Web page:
Soil Carbon Challenge: Monitoring

How can a competition to turn atmospheric carbon into soil organic matter be monitored, practically as well as accurately, using technology that is widely available?

I'm a soil scientist who has been searching around for ways to make baseline soil carbon measurements to track increases (or decreases) in the future. Nothing I found can give an accurate quantity of soil carbon on a tract of land without taking so many samples that the cost of the measurements would be far greater than the value of the soil carbon increase (to a 95% confidence level).

I did find this method proposed by scientists in the EU for measuring the change in soil C. It sounds kind of reasonable to me (after reading it several times). Anyone have any comments on it?

See: http://eusoils.jrc.ec.europa.eu/esdb_archive/eusoils_docs/other/EUR21576...

Richard, thanks for the prod. The AFRSS system is ingenious, though I'm not a statistician.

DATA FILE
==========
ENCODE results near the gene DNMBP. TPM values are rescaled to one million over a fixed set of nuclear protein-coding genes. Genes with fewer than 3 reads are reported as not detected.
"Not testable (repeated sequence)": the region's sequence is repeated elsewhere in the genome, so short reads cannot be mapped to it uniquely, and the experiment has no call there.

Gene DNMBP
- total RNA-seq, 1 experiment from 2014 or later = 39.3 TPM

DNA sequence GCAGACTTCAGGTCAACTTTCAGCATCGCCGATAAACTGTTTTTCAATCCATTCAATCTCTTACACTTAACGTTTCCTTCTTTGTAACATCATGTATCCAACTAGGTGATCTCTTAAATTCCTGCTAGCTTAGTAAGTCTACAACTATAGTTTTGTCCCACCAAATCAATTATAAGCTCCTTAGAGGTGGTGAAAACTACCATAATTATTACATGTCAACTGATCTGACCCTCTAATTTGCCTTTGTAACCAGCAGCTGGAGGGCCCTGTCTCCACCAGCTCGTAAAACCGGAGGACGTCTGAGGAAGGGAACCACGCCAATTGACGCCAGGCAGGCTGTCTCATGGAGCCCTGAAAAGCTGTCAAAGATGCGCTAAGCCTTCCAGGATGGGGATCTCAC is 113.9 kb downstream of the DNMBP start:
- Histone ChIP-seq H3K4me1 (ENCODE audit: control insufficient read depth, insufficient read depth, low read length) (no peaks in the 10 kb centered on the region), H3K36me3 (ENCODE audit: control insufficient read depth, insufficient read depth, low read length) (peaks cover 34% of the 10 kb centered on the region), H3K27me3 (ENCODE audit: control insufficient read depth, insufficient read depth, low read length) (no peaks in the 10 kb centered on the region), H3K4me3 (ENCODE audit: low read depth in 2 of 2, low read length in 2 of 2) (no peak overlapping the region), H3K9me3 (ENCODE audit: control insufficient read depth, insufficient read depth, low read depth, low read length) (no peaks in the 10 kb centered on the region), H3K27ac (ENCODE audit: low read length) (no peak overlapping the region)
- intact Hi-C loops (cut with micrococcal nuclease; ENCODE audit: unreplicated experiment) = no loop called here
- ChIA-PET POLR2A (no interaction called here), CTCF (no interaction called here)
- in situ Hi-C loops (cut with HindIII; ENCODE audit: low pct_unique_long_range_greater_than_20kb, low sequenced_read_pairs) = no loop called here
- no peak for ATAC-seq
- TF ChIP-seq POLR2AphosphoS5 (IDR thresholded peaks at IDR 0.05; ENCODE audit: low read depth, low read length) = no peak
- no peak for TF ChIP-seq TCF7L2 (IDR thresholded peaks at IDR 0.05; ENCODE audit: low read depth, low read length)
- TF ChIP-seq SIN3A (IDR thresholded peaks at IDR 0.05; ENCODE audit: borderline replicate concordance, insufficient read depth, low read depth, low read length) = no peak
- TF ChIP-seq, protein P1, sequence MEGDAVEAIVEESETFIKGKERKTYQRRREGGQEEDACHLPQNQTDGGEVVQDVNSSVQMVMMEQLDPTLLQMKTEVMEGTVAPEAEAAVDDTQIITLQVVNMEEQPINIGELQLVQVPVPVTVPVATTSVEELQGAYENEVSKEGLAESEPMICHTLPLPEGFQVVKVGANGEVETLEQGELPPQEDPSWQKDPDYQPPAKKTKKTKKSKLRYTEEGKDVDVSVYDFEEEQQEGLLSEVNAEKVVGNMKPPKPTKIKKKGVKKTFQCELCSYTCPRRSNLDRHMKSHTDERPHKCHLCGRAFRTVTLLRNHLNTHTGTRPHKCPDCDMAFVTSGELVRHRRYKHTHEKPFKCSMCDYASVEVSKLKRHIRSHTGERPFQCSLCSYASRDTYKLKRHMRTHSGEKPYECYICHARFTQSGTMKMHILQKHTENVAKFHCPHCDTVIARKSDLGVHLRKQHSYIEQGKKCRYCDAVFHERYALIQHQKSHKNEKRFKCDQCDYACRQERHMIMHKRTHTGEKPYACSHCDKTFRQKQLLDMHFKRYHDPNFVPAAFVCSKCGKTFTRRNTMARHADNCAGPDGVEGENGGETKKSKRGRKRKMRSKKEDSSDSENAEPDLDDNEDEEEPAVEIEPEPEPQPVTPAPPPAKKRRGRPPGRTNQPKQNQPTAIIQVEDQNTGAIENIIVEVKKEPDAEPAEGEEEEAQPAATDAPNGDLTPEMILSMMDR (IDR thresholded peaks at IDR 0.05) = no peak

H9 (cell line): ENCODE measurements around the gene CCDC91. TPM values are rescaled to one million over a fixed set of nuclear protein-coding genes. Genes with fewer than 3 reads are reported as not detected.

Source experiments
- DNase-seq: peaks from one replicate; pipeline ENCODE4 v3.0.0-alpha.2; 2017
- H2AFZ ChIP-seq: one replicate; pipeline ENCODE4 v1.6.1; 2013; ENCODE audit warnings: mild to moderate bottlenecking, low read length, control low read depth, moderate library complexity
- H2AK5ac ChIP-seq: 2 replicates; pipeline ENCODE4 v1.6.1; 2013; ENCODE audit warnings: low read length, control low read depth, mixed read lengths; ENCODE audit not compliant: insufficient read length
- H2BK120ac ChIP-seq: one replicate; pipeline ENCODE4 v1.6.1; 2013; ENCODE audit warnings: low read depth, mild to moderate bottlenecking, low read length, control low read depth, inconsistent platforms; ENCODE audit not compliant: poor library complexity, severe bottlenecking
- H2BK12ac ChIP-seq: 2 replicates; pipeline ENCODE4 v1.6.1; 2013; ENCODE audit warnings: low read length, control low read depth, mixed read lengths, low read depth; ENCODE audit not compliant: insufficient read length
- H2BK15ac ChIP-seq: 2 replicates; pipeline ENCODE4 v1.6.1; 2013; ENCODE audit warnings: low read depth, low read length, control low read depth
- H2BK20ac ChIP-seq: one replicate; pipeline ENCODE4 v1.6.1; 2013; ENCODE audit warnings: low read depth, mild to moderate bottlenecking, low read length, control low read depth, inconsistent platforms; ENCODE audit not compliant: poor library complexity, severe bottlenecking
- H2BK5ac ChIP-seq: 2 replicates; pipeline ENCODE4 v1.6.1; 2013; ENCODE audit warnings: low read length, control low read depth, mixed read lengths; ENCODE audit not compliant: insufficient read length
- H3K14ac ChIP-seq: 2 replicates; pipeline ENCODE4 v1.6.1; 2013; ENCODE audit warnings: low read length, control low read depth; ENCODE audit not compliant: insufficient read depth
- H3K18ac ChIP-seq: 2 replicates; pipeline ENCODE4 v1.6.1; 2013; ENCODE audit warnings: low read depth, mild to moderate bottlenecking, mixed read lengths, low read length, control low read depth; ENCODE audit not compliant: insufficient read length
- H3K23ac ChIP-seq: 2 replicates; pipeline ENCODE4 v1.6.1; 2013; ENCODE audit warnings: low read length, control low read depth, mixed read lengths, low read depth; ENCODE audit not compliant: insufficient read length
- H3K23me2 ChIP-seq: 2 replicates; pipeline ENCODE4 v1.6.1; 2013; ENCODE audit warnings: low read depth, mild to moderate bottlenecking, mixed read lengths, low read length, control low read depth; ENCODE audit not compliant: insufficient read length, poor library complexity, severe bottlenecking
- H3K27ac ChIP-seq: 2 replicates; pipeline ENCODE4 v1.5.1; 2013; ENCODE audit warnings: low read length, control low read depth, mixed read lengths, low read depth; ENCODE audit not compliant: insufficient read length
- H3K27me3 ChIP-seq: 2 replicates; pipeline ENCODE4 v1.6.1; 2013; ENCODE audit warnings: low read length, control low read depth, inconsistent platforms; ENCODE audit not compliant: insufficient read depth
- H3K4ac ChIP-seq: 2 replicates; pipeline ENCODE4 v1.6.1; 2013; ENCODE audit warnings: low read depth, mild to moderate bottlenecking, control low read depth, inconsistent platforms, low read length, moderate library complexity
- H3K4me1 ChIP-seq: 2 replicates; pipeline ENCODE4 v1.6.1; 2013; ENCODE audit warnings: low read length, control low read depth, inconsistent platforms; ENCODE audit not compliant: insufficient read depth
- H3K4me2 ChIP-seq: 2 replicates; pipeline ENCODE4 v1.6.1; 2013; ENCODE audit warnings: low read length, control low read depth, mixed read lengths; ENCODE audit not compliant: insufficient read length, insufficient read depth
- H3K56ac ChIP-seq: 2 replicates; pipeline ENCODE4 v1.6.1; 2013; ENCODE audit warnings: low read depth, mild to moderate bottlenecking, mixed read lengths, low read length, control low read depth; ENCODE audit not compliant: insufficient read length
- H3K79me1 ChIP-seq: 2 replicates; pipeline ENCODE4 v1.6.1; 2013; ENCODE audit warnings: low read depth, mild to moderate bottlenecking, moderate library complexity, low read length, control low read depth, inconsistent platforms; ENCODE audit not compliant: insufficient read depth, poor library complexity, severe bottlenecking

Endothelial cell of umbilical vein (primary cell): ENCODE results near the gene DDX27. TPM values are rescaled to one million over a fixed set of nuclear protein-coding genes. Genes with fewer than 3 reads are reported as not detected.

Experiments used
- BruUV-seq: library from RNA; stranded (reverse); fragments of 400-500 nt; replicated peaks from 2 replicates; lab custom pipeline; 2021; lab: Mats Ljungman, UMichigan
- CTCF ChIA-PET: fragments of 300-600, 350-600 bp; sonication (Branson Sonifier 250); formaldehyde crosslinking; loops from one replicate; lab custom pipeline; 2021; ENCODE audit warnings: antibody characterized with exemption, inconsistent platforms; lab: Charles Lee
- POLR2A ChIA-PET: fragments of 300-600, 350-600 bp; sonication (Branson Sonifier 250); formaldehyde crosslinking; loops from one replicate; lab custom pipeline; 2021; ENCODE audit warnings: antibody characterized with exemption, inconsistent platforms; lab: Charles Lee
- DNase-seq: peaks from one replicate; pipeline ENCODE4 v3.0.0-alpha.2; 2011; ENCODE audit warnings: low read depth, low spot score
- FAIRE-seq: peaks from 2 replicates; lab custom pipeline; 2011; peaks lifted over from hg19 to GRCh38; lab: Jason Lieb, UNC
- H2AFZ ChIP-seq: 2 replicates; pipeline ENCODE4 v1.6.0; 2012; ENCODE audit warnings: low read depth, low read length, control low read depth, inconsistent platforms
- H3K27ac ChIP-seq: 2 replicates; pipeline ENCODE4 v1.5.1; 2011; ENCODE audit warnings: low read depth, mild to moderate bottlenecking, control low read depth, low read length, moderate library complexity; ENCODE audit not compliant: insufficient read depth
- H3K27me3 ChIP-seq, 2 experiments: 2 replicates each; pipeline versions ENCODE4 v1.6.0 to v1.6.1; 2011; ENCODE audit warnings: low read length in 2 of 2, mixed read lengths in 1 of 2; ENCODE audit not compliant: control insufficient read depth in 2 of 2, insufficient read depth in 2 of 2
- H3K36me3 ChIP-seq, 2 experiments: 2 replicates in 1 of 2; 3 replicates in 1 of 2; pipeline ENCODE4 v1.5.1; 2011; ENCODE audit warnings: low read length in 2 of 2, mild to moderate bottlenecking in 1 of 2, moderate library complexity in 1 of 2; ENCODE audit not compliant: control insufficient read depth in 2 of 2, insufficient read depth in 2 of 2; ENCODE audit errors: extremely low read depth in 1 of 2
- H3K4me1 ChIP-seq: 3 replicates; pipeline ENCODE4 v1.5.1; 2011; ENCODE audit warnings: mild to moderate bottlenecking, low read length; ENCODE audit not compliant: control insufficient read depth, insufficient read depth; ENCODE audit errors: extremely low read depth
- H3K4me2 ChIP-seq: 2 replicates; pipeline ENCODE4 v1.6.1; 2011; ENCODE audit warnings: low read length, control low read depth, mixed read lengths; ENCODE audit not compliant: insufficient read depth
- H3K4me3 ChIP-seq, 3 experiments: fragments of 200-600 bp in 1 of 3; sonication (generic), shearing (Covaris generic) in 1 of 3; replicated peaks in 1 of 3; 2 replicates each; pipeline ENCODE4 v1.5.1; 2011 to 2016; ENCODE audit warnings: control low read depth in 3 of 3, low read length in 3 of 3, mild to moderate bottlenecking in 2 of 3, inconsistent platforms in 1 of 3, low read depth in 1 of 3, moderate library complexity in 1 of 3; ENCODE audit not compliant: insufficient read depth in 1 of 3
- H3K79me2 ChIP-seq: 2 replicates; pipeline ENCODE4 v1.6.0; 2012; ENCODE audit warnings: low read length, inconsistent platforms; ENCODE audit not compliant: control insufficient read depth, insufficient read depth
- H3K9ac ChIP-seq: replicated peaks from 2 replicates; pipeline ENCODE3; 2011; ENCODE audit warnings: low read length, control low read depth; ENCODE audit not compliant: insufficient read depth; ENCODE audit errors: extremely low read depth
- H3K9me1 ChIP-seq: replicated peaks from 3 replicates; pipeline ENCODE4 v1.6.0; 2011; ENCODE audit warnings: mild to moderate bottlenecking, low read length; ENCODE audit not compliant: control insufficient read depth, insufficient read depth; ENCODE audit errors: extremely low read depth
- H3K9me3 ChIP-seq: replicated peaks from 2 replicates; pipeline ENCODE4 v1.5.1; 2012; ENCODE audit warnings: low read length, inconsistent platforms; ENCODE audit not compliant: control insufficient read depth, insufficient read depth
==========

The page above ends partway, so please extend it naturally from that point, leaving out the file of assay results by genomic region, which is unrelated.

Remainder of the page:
There is an Arcview GIS script for laying out grids at http://arcscripts.esri.com/details.asp?dbid=14781 but I do not see anything for more ordinary computing capabilities. It's possible to imagine software (or a spreadsheet) that would calculate the grid given the coordinates of the north, south, east, and west extremes--so that neither internet access nor expensive software would be required for field sampling, just a GPS, start by traveling the perimeter.

Also, I would note that the so-called market need not be the sole determinant of the value of soil carbon. Soil carbon accrual may lend value to agricultural operations in terms of productivity, drought resistance, and market placement or customer appeal, for example, in ways that are difficult to quantify.

There's an application here, outputs in excel or html. I tried the html and it froze Firefox browser. I didn't really understand the Excel output.

http://eusoils.jrc.ec.europa.eu/som/som.cfm